Thanks for coming by, Jan. :)
Mangoes! I love them, ripe and sweet. Passion fruit we have never bough that. GB Baking show has all sort of uses with the passion fruit..ReplyDelete
It's a while since I've had passion fruit. I must get some the next time I'm out and about. I love them, too.Delete
Thanks for coming by, Susan. :)
I can honestly say, I've never liked mango...and I have been known to stand at the kitchen sink eating crunchy fried chicken or a juicy tomato, contemplating life...lolReplyDelete
Hi Donna....the kitchen sink can serve as a very handy dinner table at times, and a place for contemplation! :)Delete
Thanks for coming by...take care :)
I don't like mango, but then I've never had a fresh one ripened on the tree, so maybe that would change my mind. The supermarket ones just aren't nice.ReplyDelete
There are still loquats around, there are two trees right here where I live, but the birds get most of the fruit. When I first moved in and the automatic sprinkler system was working the trees produce lovely sweet loquats, now they are stringy and dry from lack of water, so I'm happy to let the birds have them.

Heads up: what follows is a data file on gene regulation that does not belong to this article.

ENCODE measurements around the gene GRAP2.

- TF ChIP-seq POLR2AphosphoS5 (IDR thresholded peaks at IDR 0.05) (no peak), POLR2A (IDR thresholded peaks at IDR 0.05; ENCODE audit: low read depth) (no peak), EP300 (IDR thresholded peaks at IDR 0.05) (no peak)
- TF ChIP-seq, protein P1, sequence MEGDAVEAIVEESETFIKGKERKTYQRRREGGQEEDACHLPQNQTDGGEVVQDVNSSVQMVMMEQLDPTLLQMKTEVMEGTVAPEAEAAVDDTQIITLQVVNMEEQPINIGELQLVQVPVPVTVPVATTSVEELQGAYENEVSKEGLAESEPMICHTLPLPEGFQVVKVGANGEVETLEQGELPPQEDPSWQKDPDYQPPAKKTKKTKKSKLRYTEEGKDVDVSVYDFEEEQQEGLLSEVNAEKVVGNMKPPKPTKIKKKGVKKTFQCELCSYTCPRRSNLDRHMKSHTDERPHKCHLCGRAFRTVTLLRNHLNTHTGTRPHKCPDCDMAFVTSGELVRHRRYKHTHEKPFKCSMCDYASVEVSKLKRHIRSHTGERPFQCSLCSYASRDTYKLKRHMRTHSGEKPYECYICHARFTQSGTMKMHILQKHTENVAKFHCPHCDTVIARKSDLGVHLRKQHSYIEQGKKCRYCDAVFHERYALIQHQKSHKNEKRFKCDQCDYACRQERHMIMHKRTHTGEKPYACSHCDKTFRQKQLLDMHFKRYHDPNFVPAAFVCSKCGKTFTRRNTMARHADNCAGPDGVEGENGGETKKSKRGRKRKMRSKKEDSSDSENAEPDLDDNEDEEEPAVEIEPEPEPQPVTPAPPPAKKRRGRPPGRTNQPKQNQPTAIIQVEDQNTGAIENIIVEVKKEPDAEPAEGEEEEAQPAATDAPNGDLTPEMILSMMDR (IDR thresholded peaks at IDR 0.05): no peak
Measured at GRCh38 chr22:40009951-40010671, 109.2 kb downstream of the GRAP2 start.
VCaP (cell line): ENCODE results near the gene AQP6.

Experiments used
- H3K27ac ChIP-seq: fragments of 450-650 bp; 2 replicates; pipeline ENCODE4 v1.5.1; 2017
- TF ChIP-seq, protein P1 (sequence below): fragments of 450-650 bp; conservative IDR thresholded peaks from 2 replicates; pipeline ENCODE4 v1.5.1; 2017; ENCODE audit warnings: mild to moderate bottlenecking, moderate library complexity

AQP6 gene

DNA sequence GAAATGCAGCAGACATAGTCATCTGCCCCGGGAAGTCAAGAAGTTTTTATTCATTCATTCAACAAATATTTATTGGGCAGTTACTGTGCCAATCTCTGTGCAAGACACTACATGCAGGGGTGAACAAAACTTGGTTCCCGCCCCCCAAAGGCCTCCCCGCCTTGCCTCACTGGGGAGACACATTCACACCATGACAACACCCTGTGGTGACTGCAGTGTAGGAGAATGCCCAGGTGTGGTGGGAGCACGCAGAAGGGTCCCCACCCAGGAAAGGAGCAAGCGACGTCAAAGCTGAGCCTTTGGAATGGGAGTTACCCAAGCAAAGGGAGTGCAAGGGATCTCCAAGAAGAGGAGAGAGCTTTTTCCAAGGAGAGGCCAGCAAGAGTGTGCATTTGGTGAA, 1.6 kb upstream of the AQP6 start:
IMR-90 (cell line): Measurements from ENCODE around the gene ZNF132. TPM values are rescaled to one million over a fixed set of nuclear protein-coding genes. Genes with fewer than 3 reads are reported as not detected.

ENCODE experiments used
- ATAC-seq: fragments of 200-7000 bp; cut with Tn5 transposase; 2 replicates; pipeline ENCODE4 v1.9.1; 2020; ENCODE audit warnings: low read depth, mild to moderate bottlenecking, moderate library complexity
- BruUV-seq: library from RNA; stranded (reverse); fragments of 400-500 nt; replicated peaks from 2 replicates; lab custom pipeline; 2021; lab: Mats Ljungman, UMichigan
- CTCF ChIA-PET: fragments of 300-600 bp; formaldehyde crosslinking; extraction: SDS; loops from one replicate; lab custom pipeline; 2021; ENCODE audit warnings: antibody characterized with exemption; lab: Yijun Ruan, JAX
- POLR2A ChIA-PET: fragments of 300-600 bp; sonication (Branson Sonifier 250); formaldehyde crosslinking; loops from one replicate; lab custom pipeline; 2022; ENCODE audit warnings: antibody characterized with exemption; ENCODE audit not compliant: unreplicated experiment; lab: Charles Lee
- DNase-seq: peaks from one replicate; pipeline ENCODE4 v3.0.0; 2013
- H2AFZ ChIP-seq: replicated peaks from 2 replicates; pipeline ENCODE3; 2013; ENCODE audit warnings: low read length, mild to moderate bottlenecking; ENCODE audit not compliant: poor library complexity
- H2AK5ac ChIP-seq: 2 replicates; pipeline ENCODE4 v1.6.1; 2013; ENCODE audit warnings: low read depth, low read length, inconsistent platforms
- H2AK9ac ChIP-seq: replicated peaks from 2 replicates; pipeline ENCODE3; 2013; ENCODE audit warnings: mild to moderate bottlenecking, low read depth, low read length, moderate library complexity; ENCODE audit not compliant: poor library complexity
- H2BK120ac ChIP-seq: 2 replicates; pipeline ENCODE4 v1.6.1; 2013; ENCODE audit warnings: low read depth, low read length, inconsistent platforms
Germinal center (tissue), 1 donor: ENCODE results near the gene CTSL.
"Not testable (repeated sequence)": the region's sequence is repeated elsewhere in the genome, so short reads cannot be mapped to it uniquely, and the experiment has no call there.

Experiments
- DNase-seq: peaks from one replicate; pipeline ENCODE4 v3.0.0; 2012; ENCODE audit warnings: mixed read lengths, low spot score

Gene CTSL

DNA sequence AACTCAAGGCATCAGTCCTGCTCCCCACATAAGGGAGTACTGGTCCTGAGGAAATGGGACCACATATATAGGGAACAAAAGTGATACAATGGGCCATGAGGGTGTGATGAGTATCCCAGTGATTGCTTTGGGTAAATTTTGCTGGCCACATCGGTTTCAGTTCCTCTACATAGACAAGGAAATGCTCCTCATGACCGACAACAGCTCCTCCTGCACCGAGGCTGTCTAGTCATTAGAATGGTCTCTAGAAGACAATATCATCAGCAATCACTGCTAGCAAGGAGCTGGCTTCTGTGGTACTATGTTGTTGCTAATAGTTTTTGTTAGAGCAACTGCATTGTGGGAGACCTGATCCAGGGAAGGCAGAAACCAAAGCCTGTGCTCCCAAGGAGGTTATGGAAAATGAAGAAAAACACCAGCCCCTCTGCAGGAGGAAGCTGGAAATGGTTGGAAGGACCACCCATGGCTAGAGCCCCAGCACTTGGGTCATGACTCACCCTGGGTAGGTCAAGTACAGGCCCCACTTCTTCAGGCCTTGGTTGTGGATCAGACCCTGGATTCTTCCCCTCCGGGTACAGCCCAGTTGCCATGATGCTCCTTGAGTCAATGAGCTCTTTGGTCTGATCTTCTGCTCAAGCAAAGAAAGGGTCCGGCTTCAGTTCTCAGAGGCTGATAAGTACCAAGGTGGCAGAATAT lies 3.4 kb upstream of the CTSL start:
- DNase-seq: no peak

Hi River...these days it's only the supermarket mangoes I have, and, to my taste, to me, they are delicious.Delete
I'm glad loquats are still about....at least the birds get to enjoy them. :)
Thanks for coming by...take care.
Amazing how such a tropical fruit brings back such interesting memories.ReplyDelete
That is true, Tabor. Many fun memories from childhood come back...like the watermelon fights my brother and I used to have! :)Delete
Thanks for coming by...take care. :)
Thanks, Lee, for sharing not only your delight of eating mangoes but also all the memories associated with them. I have never enjoyed them right off the tree can imagine they may be better than the supermarket varieties which I buy and also enjoy. When they are very ripe, a mango smoothie with blueberries and yogurt is a favorite homemade treat. My only issue is sometimes peeling them and dealing with the large pit. Any suggestions would be welcomed.ReplyDelete
Hi Beatrice...I never peel them as such. I cut off each of the "fat cheeks", then bend the portion back a little, and cut the flesh into sizeable cubes...not cutting into the the peel. Slide the knife under the cubes to free them from the skin.Delete